South Korea rejects North decision to scrap armistice
SEOUL - Agence France-Presse
South Korean soldiers drive K-55 155mm self-propelled howitzers at a drill field in the border city of Paju on March 12, 2013. North Korea leader Kim Jong-Un threatened to "wipe out" a South Korean island as Pyongyang came under new economic and diplomatic fire from US sanctions and UN charges of gross rights abuses. AFP PHOTO/YONHAPSouth Korea said Tuesday it refused to recognise North Korea's move to unilaterally scrap the 60-year-old Korean War armistice, and urged Pyongyang to row back on its recent warlike rhetoric.
The North announced last week its intention to shred the armistice and other bilateral peace pacts signed with Seoul if South Korea and the United States went ahead with an annual joint military exercise.
The joint drill was launched on Monday.
"Unilateral abrogation or termination of the armistice agreement is not allowed under its regulations or according to international law," Foreign Ministry spokesman Cho Tai-Young told reporters.
Voiding the armistice theoretically paves the way for a resumption of hostilities, as the two Koreas never signed a formal peace treaty after the 1950-53 Korean conflict ended and remain technically at war.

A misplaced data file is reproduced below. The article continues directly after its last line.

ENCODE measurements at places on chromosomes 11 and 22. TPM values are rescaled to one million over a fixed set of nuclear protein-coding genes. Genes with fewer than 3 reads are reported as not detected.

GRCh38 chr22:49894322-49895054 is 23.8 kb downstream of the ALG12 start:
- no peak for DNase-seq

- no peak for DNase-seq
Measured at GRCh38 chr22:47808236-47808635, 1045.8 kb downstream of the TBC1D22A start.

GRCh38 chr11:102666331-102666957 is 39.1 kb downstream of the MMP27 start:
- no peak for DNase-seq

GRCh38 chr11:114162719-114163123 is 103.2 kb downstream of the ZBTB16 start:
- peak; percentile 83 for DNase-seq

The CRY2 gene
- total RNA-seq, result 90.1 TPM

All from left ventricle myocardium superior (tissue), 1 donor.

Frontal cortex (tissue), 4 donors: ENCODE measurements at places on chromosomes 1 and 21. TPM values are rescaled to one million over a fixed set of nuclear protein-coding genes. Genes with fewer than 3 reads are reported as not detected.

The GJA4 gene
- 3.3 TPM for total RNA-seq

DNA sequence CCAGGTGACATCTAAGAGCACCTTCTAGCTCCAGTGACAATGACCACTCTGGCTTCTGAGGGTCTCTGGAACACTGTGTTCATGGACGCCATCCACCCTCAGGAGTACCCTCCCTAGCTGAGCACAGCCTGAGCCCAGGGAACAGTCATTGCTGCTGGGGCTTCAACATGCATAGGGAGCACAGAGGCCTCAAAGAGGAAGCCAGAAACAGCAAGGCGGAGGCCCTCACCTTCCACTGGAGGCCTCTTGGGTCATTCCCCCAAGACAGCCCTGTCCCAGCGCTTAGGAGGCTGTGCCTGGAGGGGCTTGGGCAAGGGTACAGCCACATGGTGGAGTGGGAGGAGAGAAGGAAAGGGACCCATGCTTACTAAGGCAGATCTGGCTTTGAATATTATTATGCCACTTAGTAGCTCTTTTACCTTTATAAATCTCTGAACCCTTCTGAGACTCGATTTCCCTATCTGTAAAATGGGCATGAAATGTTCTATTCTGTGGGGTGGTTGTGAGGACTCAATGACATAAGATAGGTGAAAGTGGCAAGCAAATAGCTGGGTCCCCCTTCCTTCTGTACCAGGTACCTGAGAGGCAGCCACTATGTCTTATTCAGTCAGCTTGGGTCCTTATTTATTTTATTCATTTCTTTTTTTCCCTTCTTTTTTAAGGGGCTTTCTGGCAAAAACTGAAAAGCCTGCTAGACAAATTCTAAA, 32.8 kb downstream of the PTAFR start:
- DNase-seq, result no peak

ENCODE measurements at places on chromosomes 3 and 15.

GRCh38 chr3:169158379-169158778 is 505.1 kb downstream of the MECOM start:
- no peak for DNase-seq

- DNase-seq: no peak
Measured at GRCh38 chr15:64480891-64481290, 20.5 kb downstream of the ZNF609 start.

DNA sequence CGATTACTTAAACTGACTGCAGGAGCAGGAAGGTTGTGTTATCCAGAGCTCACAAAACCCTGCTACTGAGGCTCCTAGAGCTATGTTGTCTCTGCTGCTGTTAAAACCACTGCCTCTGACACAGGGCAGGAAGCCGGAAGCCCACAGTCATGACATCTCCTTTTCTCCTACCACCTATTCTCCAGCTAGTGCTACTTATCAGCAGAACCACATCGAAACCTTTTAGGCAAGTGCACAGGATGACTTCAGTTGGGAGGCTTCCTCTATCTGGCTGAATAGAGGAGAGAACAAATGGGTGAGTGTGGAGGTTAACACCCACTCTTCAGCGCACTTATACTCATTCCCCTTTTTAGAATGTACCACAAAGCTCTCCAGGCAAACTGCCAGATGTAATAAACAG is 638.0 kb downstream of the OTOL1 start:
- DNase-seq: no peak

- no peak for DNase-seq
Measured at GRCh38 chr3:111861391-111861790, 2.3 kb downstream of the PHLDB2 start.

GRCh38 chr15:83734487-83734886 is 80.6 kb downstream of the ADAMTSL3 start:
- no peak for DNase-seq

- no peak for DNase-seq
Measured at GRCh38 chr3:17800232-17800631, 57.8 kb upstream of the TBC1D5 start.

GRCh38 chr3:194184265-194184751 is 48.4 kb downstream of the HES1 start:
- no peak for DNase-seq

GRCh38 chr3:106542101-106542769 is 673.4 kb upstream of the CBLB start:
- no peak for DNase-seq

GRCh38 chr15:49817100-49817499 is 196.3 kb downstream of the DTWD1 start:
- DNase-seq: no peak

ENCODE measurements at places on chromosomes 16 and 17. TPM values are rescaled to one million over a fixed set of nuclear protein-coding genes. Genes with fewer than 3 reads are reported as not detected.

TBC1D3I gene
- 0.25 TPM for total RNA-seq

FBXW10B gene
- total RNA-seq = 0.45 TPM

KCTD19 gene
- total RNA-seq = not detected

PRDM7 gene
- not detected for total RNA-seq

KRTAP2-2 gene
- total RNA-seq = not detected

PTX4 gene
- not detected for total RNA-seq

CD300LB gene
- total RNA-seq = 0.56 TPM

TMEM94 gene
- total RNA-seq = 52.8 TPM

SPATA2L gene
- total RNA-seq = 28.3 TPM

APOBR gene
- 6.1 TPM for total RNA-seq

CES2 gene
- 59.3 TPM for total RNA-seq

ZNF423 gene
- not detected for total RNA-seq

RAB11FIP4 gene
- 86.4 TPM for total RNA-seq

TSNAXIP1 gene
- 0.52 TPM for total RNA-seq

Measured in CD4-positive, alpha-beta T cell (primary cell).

Cho stressed that the ceasefire accord remained valid and that South Korea, in cooperation with China and the United States, would "resolutely" thwart any attempt by the North's to have it nullified.
"We demand North Korea withdraw remarks threatening stability and peace on the Korean peninsula and in the region," Cho added.
North Korea has declared the ceasefire dead or obsolete nearly a dozen times in the past 20 years.
N Korean leader threatens strike on South island
North Korean leader Kim Jong-Un has issued a detailed threat to "wipe out" a small South Korean island in a further escalation of already elevated military tensions on the Korean peninsula.
In a visit Monday to border artillery units, Kim identified Baengnyeong Island on the South side of the disputed maritime frontier as a priority target in the event of conflict.
The visit coincided with the launch of a joint South Korea-US military drill that has prompted Pyongyang to announce the scrapping of the 60-year-old Korean War armistice, along with non-aggression pacts signed with the South.
The North has also threatened nuclear strikes on the United States and South Korea as a reprisal for UN sanctions imposed over its third nuclear test last month.